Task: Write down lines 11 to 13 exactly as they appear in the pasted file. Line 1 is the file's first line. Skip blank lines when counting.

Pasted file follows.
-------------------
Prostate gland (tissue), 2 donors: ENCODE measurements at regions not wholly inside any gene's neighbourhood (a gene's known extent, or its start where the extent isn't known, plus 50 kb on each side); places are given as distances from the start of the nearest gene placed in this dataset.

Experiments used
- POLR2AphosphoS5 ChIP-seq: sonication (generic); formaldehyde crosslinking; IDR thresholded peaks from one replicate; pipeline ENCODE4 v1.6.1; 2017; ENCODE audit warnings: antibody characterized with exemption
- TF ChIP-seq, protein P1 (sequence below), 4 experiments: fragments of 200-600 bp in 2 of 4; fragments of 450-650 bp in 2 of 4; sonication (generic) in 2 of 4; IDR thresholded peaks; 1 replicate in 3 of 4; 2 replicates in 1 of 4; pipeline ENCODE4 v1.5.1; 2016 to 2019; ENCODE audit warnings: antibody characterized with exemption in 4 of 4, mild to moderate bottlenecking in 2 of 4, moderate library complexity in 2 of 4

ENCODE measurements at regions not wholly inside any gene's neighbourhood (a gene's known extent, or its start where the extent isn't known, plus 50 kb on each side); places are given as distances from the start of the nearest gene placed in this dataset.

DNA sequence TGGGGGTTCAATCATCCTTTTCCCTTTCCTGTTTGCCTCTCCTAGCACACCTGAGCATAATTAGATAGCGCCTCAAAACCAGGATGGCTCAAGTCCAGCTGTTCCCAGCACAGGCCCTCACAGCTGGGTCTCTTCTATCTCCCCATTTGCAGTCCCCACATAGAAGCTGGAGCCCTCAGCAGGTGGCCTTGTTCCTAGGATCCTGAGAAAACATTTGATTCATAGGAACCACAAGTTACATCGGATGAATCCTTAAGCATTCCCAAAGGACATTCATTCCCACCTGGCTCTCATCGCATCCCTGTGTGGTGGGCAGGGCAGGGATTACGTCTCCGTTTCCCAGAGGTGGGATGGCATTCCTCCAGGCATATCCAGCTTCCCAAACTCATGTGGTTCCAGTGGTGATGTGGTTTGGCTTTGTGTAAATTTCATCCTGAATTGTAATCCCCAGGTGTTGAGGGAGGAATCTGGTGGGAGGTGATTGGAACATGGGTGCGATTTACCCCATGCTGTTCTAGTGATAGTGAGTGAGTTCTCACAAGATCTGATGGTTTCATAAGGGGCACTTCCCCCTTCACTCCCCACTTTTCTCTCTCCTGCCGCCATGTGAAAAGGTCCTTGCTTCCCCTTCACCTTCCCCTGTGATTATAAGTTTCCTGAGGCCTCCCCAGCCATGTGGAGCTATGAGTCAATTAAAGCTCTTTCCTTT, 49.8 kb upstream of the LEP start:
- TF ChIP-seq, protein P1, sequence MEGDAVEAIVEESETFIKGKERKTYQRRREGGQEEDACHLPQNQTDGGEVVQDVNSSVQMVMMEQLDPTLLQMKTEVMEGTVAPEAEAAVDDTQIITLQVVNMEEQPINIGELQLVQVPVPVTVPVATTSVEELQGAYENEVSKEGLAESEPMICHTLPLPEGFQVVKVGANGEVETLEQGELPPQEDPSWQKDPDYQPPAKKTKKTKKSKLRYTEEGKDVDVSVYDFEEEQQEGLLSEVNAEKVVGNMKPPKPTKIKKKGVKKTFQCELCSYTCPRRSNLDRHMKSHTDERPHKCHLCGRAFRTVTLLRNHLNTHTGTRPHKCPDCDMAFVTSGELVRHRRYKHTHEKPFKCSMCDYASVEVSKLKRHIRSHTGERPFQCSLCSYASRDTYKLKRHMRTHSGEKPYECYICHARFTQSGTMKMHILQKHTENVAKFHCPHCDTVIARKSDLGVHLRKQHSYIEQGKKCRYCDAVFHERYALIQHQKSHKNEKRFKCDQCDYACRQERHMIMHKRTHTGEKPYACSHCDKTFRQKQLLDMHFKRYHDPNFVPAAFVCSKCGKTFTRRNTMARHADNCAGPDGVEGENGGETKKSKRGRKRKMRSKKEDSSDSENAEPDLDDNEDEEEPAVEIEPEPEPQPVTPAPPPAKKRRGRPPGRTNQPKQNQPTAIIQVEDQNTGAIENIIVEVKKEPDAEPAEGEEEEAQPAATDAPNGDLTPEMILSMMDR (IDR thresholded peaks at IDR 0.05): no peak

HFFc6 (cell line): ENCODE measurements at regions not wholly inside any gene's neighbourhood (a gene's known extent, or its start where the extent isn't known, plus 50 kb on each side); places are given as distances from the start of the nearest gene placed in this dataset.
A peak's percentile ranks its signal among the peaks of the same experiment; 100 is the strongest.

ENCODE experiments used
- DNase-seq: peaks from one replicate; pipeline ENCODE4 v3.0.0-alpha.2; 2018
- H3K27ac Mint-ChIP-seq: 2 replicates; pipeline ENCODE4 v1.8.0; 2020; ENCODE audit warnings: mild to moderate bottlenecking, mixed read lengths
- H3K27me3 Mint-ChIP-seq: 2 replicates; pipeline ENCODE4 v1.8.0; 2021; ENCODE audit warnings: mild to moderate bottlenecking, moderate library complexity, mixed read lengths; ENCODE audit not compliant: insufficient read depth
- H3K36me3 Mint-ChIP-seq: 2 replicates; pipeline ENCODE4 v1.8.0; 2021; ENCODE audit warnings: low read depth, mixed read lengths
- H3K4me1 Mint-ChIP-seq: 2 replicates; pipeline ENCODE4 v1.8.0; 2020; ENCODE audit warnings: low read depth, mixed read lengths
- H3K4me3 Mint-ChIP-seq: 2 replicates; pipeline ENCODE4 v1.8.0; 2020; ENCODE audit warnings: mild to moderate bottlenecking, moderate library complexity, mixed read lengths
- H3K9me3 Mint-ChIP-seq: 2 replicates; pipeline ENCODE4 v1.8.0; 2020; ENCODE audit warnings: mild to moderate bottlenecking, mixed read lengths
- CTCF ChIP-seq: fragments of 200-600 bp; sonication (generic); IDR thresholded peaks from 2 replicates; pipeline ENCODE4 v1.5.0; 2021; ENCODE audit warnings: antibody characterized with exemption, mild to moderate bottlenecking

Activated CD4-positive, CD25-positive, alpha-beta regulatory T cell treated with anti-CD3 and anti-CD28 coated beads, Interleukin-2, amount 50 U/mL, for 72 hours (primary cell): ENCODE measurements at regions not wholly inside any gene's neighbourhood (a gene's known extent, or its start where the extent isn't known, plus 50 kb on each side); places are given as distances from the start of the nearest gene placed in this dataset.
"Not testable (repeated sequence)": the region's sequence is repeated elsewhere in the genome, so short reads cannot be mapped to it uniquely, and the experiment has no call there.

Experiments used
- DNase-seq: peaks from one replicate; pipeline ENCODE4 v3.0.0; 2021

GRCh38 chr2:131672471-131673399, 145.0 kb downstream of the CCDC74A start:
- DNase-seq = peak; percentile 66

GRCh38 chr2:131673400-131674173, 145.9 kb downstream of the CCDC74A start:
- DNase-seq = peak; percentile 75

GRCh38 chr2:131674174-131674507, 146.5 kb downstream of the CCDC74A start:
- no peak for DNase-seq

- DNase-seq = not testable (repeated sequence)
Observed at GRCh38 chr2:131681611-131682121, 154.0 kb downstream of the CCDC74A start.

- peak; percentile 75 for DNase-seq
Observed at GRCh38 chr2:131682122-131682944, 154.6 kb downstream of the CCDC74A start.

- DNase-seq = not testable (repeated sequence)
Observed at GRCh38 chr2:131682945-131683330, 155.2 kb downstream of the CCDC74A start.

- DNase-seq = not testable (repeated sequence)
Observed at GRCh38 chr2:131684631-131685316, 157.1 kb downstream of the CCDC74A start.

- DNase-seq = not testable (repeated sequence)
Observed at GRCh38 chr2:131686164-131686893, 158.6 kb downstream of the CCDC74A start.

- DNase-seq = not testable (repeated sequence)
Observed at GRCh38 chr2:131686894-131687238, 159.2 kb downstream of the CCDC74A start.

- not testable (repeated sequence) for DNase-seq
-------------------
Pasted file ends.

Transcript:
- DNase-seq: peaks from one replicate; pipeline ENCODE4 v3.0.0-alpha.2; 2018
- H3K27ac Mint-ChIP-seq: 2 replicates; pipeline ENCODE4 v1.8.0; 2020; ENCODE audit warnings: mild to moderate bottlenecking, mixed read lengths
- H3K27me3 Mint-ChIP-seq: 2 replicates; pipeline ENCODE4 v1.8.0; 2021; ENCODE audit warnings: mild to moderate bottlenecking, moderate library complexity, mixed read lengths; ENCODE audit not compliant: insufficient read depth